BE A MAN by Eric Bennett


BEGIN THE CONVERSATION by baring your throat, a sign of submission. Lower your eyes. Hide your contempt. Think bunny thoughts, mouse thoughts, and small, furry critter thoughts so he doesn’t feel threatened. Let him know he can devour you in one bloodless gulp. This is the way to keep your job.

He visits your cubicle. Wonder who taught you to tuck your tail, to piddle, to say “please” and “thank you” so often. Like a boy-band fan, sigh and faint at his feet. Effuse.

No doubt he changes his own spark plugs, bucks broncos, eats rattlesnakes. He shakes my hand as if to say, “Be a man.” I squeeze harder, think of football and fishing but alas, I am no more a man than before. I know this because I use the word “alas.”

When his three hundred dollar pin pin-striped suit walks away, do not cry. Face your computer and pretend to type memos; duijkdf, dfjfd; df;jkfda; fdl;j.

Understand that my boss hates me. He’s never said so, I just know, which is yet another reason he hates me. He’ll say, “Join us for a beer after work.” He means, “Be a man.” I decline to join the boys, for beer that is.

To him I’m the office un-man. I watch Audrey Hepburn movies, hum show tunes, and use the word “fabulous.”

Watch the clock; 4:26, 4:32, 4:37, 4:41, 4:49. Go.

Head toward your car. My boss yells across the parking lot, “Blah, blah, blah.” To which I smile and say, “You have a blah, blah, blah too.”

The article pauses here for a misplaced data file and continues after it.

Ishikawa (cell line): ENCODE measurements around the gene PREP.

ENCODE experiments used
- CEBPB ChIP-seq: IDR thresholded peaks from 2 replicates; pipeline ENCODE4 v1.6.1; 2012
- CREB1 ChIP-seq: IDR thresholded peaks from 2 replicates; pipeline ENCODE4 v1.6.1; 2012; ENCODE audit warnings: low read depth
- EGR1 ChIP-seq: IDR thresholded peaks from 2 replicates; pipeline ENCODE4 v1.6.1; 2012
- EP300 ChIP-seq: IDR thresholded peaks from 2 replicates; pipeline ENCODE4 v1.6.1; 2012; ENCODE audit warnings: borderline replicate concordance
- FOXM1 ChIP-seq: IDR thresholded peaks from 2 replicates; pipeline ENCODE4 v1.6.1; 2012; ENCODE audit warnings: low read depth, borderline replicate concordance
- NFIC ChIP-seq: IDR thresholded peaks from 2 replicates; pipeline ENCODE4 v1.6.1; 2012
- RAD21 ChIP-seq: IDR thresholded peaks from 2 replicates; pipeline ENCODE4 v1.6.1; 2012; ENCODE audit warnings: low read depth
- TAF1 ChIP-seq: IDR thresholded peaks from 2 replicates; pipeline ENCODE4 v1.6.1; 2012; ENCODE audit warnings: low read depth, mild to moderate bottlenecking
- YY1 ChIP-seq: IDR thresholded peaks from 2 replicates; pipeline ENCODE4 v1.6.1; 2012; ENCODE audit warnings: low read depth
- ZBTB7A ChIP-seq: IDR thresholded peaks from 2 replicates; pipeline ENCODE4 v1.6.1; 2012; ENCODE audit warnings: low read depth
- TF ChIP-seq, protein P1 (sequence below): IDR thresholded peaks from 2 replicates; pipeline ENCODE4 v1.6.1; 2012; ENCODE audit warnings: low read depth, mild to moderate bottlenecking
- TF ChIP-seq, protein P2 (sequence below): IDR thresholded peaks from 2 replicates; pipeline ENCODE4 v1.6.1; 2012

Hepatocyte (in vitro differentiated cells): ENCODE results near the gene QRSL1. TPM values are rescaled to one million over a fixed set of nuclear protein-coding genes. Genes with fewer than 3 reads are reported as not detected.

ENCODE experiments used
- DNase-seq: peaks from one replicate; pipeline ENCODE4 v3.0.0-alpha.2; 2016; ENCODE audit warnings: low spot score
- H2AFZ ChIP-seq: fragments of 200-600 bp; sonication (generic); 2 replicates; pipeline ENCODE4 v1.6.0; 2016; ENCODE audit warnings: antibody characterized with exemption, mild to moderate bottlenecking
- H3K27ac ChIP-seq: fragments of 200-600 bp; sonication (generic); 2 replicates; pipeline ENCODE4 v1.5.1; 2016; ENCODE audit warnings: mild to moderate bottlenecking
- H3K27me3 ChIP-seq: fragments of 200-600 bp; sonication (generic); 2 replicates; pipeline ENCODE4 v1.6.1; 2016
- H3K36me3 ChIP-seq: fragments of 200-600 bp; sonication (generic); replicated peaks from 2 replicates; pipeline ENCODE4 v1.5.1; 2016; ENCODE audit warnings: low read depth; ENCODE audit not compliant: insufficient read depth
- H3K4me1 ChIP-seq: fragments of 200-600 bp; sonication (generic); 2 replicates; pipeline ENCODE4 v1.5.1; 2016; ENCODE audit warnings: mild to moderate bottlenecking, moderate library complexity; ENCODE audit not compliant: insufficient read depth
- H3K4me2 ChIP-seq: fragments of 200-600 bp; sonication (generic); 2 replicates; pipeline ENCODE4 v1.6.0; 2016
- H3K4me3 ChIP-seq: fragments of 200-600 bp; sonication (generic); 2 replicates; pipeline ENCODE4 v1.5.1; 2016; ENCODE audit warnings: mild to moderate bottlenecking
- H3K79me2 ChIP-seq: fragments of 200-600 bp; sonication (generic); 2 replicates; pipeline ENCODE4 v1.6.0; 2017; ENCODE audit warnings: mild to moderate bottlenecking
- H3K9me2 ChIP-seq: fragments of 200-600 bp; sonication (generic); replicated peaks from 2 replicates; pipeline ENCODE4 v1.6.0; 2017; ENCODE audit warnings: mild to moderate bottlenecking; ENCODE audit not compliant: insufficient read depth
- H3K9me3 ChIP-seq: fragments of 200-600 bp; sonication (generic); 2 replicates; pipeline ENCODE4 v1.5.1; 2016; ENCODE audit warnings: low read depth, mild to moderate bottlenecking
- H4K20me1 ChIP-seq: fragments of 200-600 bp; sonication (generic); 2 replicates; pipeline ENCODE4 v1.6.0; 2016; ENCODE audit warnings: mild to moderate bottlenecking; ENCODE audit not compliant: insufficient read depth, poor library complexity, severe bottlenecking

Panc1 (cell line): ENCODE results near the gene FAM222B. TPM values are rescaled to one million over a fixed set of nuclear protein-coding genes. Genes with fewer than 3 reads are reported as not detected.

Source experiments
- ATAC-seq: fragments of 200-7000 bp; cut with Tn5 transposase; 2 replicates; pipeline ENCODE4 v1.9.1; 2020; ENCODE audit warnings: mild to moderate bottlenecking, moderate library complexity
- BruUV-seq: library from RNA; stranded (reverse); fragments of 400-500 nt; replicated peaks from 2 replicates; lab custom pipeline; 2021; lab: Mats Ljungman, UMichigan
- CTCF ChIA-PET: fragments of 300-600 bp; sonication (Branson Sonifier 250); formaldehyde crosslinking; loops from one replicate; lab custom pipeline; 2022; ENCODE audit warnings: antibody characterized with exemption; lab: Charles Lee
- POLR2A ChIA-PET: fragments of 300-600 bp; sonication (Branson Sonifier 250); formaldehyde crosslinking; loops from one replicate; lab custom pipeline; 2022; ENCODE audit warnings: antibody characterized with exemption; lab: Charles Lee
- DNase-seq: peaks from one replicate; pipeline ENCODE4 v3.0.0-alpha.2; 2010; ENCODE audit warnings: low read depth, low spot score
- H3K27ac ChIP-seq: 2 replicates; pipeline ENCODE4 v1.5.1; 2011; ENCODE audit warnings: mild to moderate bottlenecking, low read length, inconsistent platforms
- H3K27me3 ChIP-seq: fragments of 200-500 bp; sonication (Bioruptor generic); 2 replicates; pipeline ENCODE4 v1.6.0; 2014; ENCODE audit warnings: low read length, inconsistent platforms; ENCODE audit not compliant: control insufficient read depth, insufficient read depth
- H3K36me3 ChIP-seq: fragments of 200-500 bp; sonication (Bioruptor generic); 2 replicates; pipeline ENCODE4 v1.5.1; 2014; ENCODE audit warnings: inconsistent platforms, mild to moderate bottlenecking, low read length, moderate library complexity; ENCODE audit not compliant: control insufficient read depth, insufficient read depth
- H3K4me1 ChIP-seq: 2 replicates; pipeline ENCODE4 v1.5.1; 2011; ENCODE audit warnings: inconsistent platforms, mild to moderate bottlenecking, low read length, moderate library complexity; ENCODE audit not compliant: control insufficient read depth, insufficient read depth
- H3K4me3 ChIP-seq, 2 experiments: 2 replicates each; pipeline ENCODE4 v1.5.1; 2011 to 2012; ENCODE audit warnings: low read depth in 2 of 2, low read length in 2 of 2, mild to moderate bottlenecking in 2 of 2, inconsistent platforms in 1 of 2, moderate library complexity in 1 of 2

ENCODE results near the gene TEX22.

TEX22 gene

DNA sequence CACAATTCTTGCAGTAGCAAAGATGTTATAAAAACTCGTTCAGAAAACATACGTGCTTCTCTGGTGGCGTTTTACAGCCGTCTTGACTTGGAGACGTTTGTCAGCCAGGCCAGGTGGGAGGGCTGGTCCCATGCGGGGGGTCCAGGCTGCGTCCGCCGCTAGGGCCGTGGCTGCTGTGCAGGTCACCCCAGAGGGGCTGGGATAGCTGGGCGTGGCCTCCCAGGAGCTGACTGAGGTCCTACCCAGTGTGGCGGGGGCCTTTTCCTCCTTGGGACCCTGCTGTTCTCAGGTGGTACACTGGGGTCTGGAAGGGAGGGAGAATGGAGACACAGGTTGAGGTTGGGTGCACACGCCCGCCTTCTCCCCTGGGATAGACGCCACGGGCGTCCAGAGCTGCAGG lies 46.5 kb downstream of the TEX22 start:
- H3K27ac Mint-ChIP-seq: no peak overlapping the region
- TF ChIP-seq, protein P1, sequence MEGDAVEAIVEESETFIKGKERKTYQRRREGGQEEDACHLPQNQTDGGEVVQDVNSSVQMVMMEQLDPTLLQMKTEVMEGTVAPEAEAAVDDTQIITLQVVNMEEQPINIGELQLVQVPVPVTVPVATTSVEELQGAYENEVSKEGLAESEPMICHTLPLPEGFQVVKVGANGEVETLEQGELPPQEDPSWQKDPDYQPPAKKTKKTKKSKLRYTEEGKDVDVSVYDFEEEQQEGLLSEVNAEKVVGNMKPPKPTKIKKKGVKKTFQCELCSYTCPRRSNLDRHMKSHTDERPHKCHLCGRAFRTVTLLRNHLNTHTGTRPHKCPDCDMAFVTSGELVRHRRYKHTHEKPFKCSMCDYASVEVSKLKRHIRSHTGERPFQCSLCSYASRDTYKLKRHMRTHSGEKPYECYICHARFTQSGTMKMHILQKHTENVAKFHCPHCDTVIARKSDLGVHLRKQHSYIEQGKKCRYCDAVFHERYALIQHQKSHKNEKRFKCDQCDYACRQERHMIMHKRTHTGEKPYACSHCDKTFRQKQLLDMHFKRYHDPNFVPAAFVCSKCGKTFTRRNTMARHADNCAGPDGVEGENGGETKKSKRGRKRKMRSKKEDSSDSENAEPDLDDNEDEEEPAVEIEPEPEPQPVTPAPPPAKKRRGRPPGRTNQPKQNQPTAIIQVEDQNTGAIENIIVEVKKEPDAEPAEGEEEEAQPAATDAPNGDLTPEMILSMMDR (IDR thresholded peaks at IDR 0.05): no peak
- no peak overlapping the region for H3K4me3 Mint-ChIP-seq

Your car smells like Kentucky Fried Chicken. Drive through the drive through at Kentucky Fried Chicken on your way home. Hum the Patti Griffin song on the radio, and then get embarrassed when the attendant opens the window.

He says (nose pierced): “Here are your chicken strips.”

I say, (red faced): “I didn’t order chicken strips.”

He says (eyebrow raised): “Yes you did, bitch.”

I say (eyes wide): “No I didn’t, sir.”

He says (with disdain): “You’re not a man.”

He doesn’t really say that but that’s what I hear.

I say: “Thank you.”

Pull into traffic. Smile apologetically at the soccer mom who raises her “fuck you” flag. Her horn says, “BE A MAN!”

Eat your chicken strips and end the day at 9:45; go to bed. Lie awake feeling like an alien in your own life, a spork in a knife drawer. Loathe yourself in general. And in detail.

Dream, and in your dreams coyotes eat their young, children learn to ride bikes without fathers to run behind, and God is a woman caught shaving her legs in the Fountain of Youth. Wake twisted and frozen on the tundra of air-conditioned sheets.

Its 6:30 A.M. Continue to stare at the digital numbers on your alarm clock until you realize you will not go to work today. Call in sick.

“Get better,” the receptionist chirps.

“Be a man.” Is what you hear.

Hang up and cry like a little girl.

“Be a man,” you whisper.

ERIC BENNETT lives in New York with his wife and four children. He loves trees without leaves and the silence between songs on a vinyl record. His work appears in numerous online literary and art journals including Bartleby Snopes, Foundling Review, Ghoti Magazine, Prick of the Spindle, PANK, and LITnIMAGE.   


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